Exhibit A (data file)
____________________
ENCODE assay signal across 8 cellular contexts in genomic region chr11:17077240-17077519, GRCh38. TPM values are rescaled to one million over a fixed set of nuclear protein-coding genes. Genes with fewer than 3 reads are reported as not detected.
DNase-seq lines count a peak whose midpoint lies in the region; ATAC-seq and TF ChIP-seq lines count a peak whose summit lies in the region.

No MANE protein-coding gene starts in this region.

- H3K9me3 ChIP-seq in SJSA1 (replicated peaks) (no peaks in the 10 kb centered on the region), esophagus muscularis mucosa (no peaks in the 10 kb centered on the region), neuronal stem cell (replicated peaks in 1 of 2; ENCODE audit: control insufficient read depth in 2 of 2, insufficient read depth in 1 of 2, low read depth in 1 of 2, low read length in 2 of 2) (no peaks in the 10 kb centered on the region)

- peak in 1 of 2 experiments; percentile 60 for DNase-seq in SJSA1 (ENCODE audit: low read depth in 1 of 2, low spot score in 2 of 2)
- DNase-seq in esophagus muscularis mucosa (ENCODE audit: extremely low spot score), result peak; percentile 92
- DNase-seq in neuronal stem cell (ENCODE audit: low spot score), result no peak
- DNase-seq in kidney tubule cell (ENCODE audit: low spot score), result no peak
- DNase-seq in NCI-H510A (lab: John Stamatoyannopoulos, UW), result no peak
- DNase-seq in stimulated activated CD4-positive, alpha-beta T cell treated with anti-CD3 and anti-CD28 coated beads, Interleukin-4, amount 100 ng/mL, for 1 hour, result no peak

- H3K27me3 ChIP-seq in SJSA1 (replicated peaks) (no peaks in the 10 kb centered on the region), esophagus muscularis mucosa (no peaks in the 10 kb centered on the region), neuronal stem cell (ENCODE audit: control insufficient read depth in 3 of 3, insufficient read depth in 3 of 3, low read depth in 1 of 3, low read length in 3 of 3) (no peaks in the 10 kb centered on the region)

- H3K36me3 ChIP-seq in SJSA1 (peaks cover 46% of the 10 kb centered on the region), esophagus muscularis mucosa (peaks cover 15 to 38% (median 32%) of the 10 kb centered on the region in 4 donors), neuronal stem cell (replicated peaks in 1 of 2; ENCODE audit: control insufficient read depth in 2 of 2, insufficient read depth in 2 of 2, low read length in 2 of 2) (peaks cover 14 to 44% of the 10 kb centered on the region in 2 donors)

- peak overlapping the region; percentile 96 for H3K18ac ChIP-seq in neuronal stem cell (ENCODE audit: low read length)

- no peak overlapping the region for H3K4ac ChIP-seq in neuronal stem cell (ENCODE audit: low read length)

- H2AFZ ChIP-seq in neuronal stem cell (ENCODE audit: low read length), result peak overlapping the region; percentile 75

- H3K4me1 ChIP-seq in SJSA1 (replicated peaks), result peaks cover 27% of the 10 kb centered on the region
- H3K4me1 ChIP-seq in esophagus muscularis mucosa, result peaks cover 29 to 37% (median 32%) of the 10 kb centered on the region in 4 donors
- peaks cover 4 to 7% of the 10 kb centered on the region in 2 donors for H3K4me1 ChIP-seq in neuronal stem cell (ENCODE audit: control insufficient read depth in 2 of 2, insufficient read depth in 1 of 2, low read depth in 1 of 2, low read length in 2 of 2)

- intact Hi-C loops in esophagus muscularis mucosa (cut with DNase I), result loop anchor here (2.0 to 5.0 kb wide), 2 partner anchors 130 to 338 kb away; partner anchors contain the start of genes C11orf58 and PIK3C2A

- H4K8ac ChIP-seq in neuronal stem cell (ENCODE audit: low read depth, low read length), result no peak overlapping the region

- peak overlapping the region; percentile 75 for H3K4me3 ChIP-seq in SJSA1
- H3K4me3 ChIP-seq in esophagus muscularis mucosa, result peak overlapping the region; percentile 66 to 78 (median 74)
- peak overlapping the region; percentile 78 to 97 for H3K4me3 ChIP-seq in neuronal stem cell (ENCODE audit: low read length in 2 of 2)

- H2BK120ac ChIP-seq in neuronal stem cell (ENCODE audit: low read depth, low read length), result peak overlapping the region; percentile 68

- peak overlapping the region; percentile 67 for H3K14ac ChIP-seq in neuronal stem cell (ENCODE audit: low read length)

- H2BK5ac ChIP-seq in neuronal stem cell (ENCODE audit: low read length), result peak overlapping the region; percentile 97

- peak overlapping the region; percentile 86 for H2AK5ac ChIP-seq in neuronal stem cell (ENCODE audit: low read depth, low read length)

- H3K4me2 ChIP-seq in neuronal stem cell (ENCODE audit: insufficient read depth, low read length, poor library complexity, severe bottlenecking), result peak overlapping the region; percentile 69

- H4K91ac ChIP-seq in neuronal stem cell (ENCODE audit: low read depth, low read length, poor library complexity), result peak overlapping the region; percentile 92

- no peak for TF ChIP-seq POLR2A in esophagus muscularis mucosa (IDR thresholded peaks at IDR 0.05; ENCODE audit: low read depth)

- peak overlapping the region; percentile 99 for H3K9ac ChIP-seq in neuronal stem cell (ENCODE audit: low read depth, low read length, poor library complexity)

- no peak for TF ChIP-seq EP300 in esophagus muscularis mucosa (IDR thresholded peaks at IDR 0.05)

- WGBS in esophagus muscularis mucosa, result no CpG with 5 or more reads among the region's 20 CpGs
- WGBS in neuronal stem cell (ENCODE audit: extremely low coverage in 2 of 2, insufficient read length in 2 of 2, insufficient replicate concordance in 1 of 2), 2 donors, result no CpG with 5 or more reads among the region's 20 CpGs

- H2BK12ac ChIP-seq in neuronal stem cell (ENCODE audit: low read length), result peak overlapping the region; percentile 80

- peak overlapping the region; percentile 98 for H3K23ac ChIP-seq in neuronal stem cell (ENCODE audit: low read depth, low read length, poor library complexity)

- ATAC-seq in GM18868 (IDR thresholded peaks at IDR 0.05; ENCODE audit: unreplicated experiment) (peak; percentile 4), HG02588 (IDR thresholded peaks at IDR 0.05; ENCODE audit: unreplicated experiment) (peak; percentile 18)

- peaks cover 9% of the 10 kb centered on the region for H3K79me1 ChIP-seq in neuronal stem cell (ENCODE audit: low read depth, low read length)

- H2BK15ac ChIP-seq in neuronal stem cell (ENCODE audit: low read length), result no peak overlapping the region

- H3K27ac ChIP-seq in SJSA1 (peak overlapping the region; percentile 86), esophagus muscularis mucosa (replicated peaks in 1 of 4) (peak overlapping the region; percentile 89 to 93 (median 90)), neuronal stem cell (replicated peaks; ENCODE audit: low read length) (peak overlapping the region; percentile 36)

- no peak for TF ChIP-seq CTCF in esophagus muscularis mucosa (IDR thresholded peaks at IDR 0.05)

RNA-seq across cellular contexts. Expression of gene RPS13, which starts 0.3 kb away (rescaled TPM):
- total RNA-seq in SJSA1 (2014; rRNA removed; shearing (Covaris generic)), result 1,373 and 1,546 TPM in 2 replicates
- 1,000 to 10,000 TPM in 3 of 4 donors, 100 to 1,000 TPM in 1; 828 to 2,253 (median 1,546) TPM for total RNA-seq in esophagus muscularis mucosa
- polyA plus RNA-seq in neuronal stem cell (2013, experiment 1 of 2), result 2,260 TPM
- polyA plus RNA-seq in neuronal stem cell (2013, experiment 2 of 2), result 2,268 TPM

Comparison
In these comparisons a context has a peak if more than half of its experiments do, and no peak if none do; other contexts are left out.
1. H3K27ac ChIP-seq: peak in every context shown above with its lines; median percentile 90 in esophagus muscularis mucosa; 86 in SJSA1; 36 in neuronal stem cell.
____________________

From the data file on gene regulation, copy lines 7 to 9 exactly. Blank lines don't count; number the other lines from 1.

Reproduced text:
- DNase-seq in neuronal stem cell (ENCODE audit: low spot score), result no peak
- DNase-seq in kidney tubule cell (ENCODE audit: low spot score), result no peak
- DNase-seq in NCI-H510A (lab: John Stamatoyannopoulos, UW), result no peak